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News (Media Awareness Project) - US MD: PUB LTE: Compassion For Those Who Need Medical Marijuana
Title:US MD: PUB LTE: Compassion For Those Who Need Medical Marijuana
Published On:2012-01-10
Source:Baltimore Sun (MD)
Fetched On:2012-01-11 06:01:15

My wife is disabled. She is 58 years old, as am I. At one time, she
was a wonderful teacher, sales associate for a large telecom and
later a vibrant pharmacy technician and caregiver for her disabled
father and mother-in-law. She has fibromyalgia and chronic fatigue
syndrome. She has seizures. They don't know why, but they are
documented in a hospital study as not caused by epilepsy.

She can no longer drive nor would I want her to. She wears a morphine
patch to get through the day, along with various other drugs. Many
days are spent in bed, not because she wants it that way. Sometimes,
the pain cannot be fought through, and the best way is not to resist,
but other days it is the nausea that forces her to lie down.

The way Maryland law is now written she would have to go on the
street to buy marijuana to help with the nausea and pain, and if
caught, she could spend time in jail. Imagine if she had a seizure.
And then basically defend herself with a doctors note! Does this
sound like a reasonable course of action for anyone? Especially for
someone married in a stable relationship for 20 years, owns a house,
disabled and is 58 years old.

Please. I implore you. Think of the people that are suffering while
you hem and haw about this vital issue ("Go slow on marijuana," Jan.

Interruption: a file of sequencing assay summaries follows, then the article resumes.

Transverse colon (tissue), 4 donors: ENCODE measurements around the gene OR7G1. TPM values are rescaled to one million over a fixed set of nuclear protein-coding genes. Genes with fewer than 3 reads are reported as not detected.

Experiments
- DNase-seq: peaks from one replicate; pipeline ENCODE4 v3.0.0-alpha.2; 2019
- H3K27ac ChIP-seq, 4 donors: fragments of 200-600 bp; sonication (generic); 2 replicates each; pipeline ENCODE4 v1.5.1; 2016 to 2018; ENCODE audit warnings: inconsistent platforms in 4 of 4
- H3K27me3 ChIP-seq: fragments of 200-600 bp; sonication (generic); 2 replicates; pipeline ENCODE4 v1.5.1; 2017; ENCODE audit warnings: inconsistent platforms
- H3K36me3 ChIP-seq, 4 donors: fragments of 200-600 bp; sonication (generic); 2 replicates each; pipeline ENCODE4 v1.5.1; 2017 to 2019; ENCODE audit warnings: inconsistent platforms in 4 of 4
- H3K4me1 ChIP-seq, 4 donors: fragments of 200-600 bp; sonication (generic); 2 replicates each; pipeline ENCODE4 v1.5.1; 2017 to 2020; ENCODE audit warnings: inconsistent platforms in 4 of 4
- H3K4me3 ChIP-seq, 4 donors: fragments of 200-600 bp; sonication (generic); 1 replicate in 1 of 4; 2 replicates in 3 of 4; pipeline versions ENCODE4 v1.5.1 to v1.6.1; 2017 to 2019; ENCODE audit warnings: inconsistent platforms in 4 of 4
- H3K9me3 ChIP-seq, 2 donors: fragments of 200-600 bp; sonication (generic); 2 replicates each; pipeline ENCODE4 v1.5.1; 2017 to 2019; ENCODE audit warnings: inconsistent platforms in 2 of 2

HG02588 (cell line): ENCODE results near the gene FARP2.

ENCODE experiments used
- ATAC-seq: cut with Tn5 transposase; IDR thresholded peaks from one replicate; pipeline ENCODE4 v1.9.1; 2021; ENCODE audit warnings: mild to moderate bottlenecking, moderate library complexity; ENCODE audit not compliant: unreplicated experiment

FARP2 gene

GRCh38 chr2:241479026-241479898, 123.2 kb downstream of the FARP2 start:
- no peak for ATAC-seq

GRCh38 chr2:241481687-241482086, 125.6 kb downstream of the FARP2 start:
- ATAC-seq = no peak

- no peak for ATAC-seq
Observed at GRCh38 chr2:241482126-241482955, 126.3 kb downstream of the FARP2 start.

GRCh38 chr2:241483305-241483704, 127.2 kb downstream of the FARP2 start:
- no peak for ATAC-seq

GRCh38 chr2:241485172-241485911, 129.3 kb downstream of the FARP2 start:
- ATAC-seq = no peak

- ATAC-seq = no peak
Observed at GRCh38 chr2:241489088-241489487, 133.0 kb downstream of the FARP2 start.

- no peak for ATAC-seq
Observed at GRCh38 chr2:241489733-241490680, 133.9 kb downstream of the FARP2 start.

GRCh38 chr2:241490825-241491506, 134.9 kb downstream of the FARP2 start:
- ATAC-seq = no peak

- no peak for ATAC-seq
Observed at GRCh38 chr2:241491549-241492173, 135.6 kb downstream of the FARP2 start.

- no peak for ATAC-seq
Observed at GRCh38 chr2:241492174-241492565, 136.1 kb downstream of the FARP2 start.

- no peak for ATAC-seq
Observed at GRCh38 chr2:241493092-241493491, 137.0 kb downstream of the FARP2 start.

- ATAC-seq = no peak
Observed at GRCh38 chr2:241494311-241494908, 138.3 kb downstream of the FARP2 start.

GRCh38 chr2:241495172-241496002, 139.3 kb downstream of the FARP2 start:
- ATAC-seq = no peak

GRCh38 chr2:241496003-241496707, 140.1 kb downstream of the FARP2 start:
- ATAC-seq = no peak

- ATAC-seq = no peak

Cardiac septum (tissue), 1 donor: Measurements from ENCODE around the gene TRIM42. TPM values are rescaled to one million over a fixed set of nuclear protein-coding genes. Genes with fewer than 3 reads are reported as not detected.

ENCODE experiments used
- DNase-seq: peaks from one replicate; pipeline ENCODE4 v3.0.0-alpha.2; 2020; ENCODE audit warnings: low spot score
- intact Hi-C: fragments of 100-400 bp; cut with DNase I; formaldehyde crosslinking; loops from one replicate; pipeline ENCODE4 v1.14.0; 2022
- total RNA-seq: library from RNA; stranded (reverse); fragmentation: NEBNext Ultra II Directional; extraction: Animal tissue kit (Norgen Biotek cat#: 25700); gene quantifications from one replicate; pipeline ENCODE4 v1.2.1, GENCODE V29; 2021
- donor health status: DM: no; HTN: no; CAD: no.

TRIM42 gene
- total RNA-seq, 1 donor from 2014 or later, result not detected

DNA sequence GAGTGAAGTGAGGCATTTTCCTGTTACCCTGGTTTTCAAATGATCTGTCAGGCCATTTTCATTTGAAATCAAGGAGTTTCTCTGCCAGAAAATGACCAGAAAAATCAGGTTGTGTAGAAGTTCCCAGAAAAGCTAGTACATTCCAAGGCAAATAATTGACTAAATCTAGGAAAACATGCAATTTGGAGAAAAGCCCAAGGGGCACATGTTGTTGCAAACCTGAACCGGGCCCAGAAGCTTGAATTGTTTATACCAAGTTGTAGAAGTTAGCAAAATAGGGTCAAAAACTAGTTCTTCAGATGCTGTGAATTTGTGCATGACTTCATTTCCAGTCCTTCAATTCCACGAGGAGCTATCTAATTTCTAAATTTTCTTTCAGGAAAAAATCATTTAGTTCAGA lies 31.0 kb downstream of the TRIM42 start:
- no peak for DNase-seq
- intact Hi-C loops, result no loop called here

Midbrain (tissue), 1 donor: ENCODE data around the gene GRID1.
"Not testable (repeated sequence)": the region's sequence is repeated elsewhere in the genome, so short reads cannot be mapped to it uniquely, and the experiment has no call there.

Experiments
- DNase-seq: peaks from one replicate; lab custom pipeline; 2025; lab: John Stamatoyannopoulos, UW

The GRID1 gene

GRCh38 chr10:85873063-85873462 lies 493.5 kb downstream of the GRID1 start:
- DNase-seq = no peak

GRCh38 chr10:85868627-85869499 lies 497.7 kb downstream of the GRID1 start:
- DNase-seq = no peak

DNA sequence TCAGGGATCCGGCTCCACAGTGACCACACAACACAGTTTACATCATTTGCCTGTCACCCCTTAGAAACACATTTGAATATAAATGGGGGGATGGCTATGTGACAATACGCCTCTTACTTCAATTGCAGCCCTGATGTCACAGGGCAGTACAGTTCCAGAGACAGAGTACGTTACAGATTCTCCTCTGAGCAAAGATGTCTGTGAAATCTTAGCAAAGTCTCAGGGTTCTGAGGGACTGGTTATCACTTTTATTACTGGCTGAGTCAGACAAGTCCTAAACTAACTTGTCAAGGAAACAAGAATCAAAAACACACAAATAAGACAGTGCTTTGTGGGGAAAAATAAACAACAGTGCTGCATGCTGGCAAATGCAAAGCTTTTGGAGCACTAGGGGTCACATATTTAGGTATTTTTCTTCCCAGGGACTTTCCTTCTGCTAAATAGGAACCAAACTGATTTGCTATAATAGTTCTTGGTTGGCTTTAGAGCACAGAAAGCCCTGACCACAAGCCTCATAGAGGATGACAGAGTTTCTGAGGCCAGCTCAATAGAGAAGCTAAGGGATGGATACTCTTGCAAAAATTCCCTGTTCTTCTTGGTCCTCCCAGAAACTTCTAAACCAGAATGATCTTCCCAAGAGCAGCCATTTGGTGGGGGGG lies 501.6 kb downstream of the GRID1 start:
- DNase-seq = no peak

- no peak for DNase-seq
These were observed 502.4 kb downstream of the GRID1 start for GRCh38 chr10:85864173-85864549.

3). To say that more study needs to be done is preposterous. This is
a natural, beneficial herb that I would certainly rather see my wife
on then morphine. It is known to help in pain relief, increase
appetite, decrease nausea, relax muscles and is proven through
centuries of use. Studies have shown that cannabis can relieve muscle
pain and spasticity in patients suffering from multiple sclerosis and
can control tremors.

We as a caring people must allow others who suffer to benefit from
something natural known to help them. We fast track artificial drugs
without knowing the side effects only to find out later that some of
them are not beneficial at all. My wife has taken some of them. Yet
to deny her and others with similar needs when the facts are known is
just cruel and uncaring. Hopefully, we can come together to help the
people who need without the undue hardship they are now facing.

What's required is what politics, in general, lacks: compassion.

Don Selig, Baltimore
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